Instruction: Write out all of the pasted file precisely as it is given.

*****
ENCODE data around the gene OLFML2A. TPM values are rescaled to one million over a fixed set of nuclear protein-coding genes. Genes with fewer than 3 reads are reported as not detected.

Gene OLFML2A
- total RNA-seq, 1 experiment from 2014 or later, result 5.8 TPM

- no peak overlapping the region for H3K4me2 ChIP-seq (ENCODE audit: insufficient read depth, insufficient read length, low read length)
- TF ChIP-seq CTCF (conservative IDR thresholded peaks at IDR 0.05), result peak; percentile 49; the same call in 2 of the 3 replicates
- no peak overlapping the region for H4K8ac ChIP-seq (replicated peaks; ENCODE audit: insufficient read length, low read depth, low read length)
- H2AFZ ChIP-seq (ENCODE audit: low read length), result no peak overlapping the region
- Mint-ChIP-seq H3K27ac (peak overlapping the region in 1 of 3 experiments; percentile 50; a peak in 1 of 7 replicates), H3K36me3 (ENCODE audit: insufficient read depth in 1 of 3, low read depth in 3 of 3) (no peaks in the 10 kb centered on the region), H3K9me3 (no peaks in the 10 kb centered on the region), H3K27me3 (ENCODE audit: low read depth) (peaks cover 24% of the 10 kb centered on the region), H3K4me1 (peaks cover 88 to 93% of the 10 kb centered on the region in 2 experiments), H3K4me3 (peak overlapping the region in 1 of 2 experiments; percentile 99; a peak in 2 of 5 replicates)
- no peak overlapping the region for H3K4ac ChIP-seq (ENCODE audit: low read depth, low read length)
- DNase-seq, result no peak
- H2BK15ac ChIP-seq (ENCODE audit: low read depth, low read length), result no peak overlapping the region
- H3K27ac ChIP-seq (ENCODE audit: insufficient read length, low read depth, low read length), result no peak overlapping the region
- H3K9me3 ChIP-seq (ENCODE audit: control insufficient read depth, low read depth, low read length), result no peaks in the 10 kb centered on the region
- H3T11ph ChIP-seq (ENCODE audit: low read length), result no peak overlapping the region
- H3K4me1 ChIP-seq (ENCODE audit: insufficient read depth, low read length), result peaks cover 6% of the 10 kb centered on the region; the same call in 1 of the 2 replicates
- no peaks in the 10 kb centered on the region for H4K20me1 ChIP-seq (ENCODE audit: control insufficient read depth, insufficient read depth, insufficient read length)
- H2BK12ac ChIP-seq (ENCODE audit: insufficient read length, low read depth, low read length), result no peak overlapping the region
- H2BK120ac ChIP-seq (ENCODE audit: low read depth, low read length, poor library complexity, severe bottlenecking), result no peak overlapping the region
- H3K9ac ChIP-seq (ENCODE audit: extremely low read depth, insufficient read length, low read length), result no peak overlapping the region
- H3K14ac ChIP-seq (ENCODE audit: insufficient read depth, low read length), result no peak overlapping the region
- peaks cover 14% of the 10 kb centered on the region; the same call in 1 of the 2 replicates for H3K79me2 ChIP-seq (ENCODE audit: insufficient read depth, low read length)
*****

ENCODE data around the gene OLFML2A. TPM values are rescaled to one million over a fixed set of nuclear protein-coding genes. Genes with fewer than 3 reads are reported as not detected.

Gene OLFML2A
- total RNA-seq, 1 experiment from 2014 or later, result 5.8 TPM

- no peak overlapping the region for H3K4me2 ChIP-seq (ENCODE audit: insufficient read depth, insufficient read length, low read length)
- TF ChIP-seq CTCF (conservative IDR thresholded peaks at IDR 0.05), result peak; percentile 49; the same call in 2 of the 3 replicates
- no peak overlapping the region for H4K8ac ChIP-seq (replicated peaks; ENCODE audit: insufficient read length, low read depth, low read length)
- H2AFZ ChIP-seq (ENCODE audit: low read length), result no peak overlapping the region
- Mint-ChIP-seq H3K27ac (peak overlapping the region in 1 of 3 experiments; percentile 50; a peak in 1 of 7 replicates), H3K36me3 (ENCODE audit: insufficient read depth in 1 of 3, low read depth in 3 of 3) (no peaks in the 10 kb centered on the region), H3K9me3 (no peaks in the 10 kb centered on the region), H3K27me3 (ENCODE audit: low read depth) (peaks cover 24% of the 10 kb centered on the region), H3K4me1 (peaks cover 88 to 93% of the 10 kb centered on the region in 2 experiments), H3K4me3 (peak overlapping the region in 1 of 2 experiments; percentile 99; a peak in 2 of 5 replicates)
- no peak overlapping the region for H3K4ac ChIP-seq (ENCODE audit: low read depth, low read length)
- DNase-seq, result no peak
- H2BK15ac ChIP-seq (ENCODE audit: low read depth, low read length), result no peak overlapping the region
- H3K27ac ChIP-seq (ENCODE audit: insufficient read length, low read depth, low read length), result no peak overlapping the region
- H3K9me3 ChIP-seq (ENCODE audit: control insufficient read depth, low read depth, low read length), result no peaks in the 10 kb centered on the region
- H3T11ph ChIP-seq (ENCODE audit: low read length), result no peak overlapping the region
- H3K4me1 ChIP-seq (ENCODE audit: insufficient read depth, low read length), result peaks cover 6% of the 10 kb centered on the region; the same call in 1 of the 2 replicates
- no peaks in the 10 kb centered on the region for H4K20me1 ChIP-seq (ENCODE audit: control insufficient read depth, insufficient read depth, insufficient read length)
- H2BK12ac ChIP-seq (ENCODE audit: insufficient read length, low read depth, low read length), result no peak overlapping the region
- H2BK120ac ChIP-seq (ENCODE audit: low read depth, low read length, poor library complexity, severe bottlenecking), result no peak overlapping the region
- H3K9ac ChIP-seq (ENCODE audit: extremely low read depth, insufficient read length, low read length), result no peak overlapping the region
- H3K14ac ChIP-seq (ENCODE audit: insufficient read depth, low read length), result no peak overlapping the region
- peaks cover 14% of the 10 kb centered on the region; the same call in 1 of the 2 replicates for H3K79me2 ChIP-seq (ENCODE audit: insufficient read depth, low read length)